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  6. Zee maps rather better onto the Vertigo version of herself than the mainline one, several commentatos have noted.

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  7. Ragnell, couldn't agree more; surprised you didn't comment on the cover to #1 (all those out-of control rabbits that can't be kept in the hat anymore!) as well as showing it, but then again maybe the point's pretty adequately made there anyway. I was never, ever interested in Zatanna before this (if I thought of her at all, it was as little more than a walking plot device), but now I find her fascinating for just the reasons you lay out. Because she's full of potential, at last! So thanks for pointing out why and how that is. Anytime you have more thoughts on SS's careful construction, I'll be back to read them.

    And...

    Lungfish, couldn't disagree more; personally, I really wanted the "false father" thing to come to a head at some point anyway, and I liked Zor and the fight, and the SUM, and all that, so I don't see any mistakes there. But that's just me.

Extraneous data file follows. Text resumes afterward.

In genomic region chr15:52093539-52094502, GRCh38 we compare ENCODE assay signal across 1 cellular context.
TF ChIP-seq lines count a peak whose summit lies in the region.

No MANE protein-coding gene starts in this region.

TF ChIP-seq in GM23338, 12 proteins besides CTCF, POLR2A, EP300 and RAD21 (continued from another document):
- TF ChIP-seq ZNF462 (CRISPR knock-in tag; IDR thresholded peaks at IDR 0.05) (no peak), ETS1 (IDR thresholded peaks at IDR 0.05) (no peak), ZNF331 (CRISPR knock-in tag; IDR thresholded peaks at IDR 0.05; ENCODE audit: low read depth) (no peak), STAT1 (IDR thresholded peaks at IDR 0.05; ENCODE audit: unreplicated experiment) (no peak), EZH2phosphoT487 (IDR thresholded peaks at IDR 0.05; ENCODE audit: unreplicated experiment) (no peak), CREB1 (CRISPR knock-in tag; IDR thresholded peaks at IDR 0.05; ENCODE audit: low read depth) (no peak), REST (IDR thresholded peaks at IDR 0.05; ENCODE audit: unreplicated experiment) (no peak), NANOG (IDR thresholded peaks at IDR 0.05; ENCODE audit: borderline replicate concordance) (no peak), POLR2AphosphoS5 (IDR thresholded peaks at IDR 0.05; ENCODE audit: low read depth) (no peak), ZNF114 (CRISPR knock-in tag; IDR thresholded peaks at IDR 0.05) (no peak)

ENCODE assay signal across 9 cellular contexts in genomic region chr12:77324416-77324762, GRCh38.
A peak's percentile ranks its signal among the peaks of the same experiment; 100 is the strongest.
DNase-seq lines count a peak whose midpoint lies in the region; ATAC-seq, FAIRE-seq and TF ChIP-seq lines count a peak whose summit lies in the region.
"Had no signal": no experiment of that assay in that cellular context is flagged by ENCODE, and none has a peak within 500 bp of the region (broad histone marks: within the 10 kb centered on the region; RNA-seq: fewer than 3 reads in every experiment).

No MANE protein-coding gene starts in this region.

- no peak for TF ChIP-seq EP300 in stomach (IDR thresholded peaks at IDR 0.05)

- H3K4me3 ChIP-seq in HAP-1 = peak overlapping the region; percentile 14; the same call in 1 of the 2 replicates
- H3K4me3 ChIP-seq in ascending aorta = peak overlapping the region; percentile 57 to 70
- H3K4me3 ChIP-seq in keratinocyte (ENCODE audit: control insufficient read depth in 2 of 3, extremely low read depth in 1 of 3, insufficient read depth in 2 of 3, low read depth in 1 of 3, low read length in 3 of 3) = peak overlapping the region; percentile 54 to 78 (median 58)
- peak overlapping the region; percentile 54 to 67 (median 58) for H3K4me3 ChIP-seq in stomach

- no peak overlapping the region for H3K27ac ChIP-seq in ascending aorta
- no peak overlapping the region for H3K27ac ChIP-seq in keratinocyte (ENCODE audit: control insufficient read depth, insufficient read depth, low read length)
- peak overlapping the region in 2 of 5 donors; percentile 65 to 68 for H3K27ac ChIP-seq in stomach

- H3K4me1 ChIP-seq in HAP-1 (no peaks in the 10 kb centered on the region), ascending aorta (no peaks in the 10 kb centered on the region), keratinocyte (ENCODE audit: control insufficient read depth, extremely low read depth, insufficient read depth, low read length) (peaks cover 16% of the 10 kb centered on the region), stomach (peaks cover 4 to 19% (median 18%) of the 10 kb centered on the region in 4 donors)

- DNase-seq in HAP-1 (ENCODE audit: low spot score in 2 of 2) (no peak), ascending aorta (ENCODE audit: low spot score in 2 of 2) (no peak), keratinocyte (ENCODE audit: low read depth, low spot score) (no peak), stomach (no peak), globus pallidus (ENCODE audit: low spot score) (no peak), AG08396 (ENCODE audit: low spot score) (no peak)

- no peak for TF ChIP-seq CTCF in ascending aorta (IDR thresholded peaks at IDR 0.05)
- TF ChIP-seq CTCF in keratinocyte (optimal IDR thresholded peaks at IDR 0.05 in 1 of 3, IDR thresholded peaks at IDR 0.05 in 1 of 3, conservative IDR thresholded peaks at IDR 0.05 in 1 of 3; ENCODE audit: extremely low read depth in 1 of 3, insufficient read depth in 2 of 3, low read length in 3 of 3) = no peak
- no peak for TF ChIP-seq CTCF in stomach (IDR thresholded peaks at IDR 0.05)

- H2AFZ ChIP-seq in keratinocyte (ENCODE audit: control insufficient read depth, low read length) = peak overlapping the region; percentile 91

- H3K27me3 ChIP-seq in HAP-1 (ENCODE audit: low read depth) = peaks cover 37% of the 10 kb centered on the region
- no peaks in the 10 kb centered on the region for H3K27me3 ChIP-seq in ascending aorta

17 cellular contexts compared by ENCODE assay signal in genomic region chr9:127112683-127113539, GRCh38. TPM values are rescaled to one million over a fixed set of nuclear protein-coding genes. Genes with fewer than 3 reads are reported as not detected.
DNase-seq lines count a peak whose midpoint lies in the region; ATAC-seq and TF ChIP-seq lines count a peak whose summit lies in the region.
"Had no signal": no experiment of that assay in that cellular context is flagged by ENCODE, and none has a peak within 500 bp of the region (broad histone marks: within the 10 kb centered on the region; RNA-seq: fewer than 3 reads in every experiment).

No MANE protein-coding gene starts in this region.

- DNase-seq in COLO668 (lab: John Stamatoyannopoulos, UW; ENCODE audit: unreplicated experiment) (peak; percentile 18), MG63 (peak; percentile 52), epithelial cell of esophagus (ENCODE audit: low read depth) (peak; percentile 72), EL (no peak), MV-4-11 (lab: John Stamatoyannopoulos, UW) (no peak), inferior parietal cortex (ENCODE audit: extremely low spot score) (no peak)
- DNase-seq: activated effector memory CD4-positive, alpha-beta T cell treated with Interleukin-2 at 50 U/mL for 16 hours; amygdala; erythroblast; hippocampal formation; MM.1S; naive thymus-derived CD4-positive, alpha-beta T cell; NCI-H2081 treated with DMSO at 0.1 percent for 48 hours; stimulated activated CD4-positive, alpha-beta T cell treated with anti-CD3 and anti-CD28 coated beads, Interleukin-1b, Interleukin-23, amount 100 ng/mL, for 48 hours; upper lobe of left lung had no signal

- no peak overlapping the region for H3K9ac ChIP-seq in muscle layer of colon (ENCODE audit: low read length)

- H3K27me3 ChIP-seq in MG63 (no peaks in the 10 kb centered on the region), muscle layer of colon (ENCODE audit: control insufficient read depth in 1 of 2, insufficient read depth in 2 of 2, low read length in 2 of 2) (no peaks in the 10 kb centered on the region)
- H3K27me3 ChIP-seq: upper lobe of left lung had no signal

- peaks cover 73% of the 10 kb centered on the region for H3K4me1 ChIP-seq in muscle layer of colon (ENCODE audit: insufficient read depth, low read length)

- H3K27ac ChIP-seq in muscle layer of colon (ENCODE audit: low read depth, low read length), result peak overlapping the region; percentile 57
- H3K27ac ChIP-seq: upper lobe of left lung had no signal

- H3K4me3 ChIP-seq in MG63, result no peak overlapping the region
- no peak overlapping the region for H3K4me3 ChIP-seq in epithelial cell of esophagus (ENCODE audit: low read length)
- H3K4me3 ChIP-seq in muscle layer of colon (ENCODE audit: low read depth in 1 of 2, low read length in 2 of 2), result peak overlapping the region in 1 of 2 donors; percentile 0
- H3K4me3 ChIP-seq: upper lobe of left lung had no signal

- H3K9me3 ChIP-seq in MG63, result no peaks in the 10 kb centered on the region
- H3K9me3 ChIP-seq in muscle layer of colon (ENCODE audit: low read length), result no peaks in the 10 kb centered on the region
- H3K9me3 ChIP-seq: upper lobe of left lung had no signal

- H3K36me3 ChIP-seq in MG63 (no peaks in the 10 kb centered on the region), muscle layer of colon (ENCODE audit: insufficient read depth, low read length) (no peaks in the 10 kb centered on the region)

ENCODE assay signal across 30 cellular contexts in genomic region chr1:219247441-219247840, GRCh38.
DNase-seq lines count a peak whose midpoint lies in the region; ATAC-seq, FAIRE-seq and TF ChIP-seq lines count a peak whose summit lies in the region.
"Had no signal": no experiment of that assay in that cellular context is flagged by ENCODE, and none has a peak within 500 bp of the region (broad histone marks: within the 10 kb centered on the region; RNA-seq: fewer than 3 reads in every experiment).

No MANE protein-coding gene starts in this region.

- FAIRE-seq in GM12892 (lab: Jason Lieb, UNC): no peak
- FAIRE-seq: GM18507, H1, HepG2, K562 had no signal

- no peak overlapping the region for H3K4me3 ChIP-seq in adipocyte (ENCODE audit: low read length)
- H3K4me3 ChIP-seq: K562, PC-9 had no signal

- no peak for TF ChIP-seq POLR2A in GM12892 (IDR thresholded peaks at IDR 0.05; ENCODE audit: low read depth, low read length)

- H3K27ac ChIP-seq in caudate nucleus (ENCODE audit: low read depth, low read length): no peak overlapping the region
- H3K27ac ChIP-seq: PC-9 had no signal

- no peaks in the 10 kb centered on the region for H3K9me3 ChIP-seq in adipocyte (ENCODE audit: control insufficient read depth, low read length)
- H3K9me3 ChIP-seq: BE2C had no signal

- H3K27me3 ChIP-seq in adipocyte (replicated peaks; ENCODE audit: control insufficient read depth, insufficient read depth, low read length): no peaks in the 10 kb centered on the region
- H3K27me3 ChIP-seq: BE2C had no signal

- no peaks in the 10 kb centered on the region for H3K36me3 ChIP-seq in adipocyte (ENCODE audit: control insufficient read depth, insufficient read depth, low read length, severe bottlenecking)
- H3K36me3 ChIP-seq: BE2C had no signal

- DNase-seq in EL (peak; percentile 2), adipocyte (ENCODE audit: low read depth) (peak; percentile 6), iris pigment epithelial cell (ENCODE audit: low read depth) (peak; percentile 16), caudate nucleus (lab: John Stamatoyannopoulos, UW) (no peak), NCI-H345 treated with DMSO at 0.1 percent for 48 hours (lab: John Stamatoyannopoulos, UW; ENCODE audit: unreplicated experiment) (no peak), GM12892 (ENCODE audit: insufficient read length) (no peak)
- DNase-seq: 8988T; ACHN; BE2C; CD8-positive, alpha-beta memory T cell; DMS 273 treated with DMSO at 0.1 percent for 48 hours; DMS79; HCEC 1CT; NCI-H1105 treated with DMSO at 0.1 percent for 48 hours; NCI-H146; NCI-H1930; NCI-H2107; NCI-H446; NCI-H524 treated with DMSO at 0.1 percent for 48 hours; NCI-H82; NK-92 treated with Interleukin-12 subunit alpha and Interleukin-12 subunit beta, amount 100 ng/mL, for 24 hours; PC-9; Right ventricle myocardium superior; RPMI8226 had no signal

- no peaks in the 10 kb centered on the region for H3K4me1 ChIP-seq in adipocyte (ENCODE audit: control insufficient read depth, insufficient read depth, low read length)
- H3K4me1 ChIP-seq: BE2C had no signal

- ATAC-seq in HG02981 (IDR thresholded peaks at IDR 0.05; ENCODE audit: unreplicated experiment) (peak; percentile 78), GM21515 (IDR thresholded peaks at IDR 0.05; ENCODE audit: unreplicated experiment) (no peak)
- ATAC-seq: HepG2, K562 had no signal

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  8. Great post, Zatanna was my favorite of the miniseries, and other than Volume II of The Invisibles, my favorite thing Grant's ever done, and probably in my top ten pieces of fiction all time, any medium. I hadn't considered the mother aspect in my analysis, though it fits perfectly. In confronting the dark reverse of her father, she finds a new maturity in herself, she has lived up to his expectations and is now ready to move on and live her own life again. More than anything else from Grant, I'd love to see him write more Zatanna.